Radiation Therapy for Pets
When your pet has been diagnosed with cancer, you will need to decide what treatment option(s) to pursue. While surgery and chemotherapy are mainstays of most cancer treatment protocols, radiation therapy (RT) is also available to treat localized disease. Radiation therapy is an effective way to treat many kinds of cancer, and can be used to treat tumors virtually anywhere in the body. Some cancers will respond well to RT when it is used as the only therapy, while others will have better outcomes when RT is combined with surgery and/or chemotherapy. Today’s blog will cover some important information about the use of RT for pets with cancer.
First off, what exactly is radiation therapy? Radiation therapy is the use of high energy rays or particles to treat a disease. These high energies damage the cell DNA and lead to cell death. While both the cancer cells and normal cells present in the treatment field are susceptible to damage, the normal cells have the capability to repair much of the damage that is caused, which allows these areas to heal and return to normal function after treatment is complete.
Radiation can be delivered by placing a radioactive material into or close to a tumor (known as brachytherapy), or it can delivered by a source located outside the body (known as teletherapy). Examples of the use of brachytherapy to treat diseases in pets include the use of radioactive iodine to treat cats with hyperthyroidism (high thyroid levels), and the use of samarium to treat pain in dogs with osteosarcoma (bone cancer). Teletherapy can be delivered by different machines. The current standard of care is the linear accelerator. This is basically a machine that can produce a high energy x-ray to cause cell death. The radiation beam that is produced travels through the body, and can damage both the tumor and normal tissue cells that are in its path. Many linear accelerators are also able to produce an electron beam. This is a preferred method of treatment for tumors of the skin and directly under the skin as the dosage of radiation decreases very quickly after reaching these superficial tissues. This allows the normal underlying tissues to receive a smaller radiation dose, thereby decreasing the side effects.
Once you opt to pursue radiation therapy, a radiation oncologist will prescribe a total radiation dose for your pet’s specific tumor type, which is then given as multiple, smaller doses. Definitive therapy utilizes several treatments (often in the range of 16-18 or more) of a low dose of radiation to prevent tumor regrowth or shrink a tumor. Palliative therapy utilizes higher doses of radiation administered with fewer treatments (often in the range of 1-4) to control the clinical signs caused by the tumor. With both definitive and palliative treatments, advanced imaging with either a CT scan or MRI is required to allow for appropriate treatment planning.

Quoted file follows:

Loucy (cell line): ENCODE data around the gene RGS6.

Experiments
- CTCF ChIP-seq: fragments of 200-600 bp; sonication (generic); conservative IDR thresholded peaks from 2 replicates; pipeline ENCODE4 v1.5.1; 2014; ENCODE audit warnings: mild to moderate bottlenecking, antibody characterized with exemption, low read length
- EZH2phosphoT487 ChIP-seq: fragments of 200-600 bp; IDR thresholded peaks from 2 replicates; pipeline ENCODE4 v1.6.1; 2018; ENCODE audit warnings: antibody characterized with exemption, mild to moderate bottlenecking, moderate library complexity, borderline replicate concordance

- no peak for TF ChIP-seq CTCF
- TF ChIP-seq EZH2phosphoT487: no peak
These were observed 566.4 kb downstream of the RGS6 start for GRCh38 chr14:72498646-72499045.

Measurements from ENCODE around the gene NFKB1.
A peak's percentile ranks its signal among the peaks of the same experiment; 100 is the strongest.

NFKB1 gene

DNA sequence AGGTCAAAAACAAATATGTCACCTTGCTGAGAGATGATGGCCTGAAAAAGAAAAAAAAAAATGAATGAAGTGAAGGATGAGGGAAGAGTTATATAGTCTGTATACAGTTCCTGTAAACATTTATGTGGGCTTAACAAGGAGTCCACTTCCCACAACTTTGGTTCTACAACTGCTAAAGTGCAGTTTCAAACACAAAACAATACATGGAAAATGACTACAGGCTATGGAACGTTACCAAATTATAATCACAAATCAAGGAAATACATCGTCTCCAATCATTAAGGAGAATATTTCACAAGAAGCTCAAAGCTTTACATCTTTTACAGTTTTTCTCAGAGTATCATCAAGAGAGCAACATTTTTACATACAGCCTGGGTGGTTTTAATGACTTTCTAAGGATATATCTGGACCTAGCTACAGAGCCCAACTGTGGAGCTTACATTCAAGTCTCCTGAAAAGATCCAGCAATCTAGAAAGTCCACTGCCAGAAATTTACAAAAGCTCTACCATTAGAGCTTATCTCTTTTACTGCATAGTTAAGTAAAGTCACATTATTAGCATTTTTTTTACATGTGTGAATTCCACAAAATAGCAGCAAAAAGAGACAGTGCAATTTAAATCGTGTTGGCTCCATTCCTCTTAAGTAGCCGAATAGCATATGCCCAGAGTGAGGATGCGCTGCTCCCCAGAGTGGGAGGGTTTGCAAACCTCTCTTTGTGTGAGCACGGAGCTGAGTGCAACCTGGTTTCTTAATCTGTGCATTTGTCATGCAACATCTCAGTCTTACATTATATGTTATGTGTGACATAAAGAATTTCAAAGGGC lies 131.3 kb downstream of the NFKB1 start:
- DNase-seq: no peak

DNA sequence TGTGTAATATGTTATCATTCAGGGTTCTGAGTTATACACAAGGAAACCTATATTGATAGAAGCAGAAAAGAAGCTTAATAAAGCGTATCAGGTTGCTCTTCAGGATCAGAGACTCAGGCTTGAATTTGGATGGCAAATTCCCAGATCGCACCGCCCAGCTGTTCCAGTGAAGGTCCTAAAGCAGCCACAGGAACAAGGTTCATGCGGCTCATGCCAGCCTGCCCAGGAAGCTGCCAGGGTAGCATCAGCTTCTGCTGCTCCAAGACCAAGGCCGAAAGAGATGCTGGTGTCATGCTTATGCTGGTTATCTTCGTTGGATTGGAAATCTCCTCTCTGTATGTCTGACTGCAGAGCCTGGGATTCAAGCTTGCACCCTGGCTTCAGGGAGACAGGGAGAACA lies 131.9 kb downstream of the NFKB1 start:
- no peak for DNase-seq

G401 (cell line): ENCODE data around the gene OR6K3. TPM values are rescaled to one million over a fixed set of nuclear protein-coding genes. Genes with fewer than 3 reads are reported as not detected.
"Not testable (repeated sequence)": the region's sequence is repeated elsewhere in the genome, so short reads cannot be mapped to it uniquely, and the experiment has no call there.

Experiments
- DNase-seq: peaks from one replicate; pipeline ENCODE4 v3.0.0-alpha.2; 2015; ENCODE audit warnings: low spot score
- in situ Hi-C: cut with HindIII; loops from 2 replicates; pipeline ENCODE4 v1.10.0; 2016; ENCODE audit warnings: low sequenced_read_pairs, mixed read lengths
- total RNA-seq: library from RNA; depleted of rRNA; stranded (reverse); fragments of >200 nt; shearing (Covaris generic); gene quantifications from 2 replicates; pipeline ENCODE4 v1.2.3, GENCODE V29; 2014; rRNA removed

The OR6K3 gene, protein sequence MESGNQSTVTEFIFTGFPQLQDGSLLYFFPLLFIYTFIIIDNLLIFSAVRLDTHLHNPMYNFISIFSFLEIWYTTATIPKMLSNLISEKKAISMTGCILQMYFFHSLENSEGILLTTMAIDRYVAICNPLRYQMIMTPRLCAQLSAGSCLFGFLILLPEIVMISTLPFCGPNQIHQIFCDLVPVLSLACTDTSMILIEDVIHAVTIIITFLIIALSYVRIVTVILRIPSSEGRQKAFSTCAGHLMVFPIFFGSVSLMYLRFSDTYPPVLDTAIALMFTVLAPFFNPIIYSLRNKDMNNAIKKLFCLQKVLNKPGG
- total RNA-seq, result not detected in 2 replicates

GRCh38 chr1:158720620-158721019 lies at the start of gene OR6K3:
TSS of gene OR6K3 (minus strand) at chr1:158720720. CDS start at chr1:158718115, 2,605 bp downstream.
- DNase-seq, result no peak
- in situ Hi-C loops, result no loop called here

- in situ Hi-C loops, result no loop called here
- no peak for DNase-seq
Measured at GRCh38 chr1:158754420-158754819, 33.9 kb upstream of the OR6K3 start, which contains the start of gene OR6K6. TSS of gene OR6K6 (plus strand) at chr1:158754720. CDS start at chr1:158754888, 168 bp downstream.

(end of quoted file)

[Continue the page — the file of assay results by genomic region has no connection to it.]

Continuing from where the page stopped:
Computer treatment plan of a patient with a tumor in front of the left ear
Many newer technologies have recently become available for veterinary radiation patients. These include stereotactic radiosurgery, also known as SRS, and intensity modulated radiation therapy, or IMRT. Both of these options have the capability to decrease the radiation dose to the normal tissues, thereby decreasing the unwanted radiation side effects, while increasing the dose that the tumor receives. Stereotactic radiosurgery also has the advantage of decreasing the total number of treatments required to definitively treat a tumor. While not yet widely available, any one of these may be the best option to treat certain cancers.
As I mentioned before, radiation patients will experience side effects in the normal tissue that is included in the treatment field. These side effects are classified as acute, which occur during and immediately after treatment, or chronic, which occur many months to years after treatment. The expected side effects will vary based on the area of the body that is treated.
The most common acute side effects occur in the skin, and are referred to as the radiation “burn.” The patient isn’t really burned, rather the normal outer skin cell layers are killed and sloughed off (known as desquamation), leaving the underlying tissue exposed. While this is unsightly and painful for the patient, these side effects often require minimal medical intervention, heal on their own, and do not cause significant long term problems.
Typical radiation desquamation lesion at the end of treatment
Chronic side effects do not always occur in the patient’s lifetime, but when they do, they can be debilitating. Examples of chronic side effects include fibrosis of the skin (scar tissue formation), the development of non-healing skin wounds, death of nervous system or bone tissue, or the development of a second tumor in the treatment field.
Unfortunately, RT for veterinary patients isn’t currently available in Oklahoma. This means that if RT is recommended for your pet, and you choose to pursue this option, you will need to travel outside of the state. There are many locations throughout the country that offer RT, and the three closest to us are: Kansas State University in Manhattan, KS; the University of Missouri in Columbia, MO; and hospitals in Dallas, TX.
Deciding to pursue RT for your pet is a big commitment in terms of time, money, and possibly travel. As with any treatment there are risks, but if RT has been recommended, the veterinarians caring for your pet believe that the benefits provided by the treatment outweigh the risks. We know that dealing with a cancer diagnosis in a loved one is hard, and sometimes making decisions concerning the best treatment option is even harder. I hope that this has provided you with some information to make the decision easier to make.
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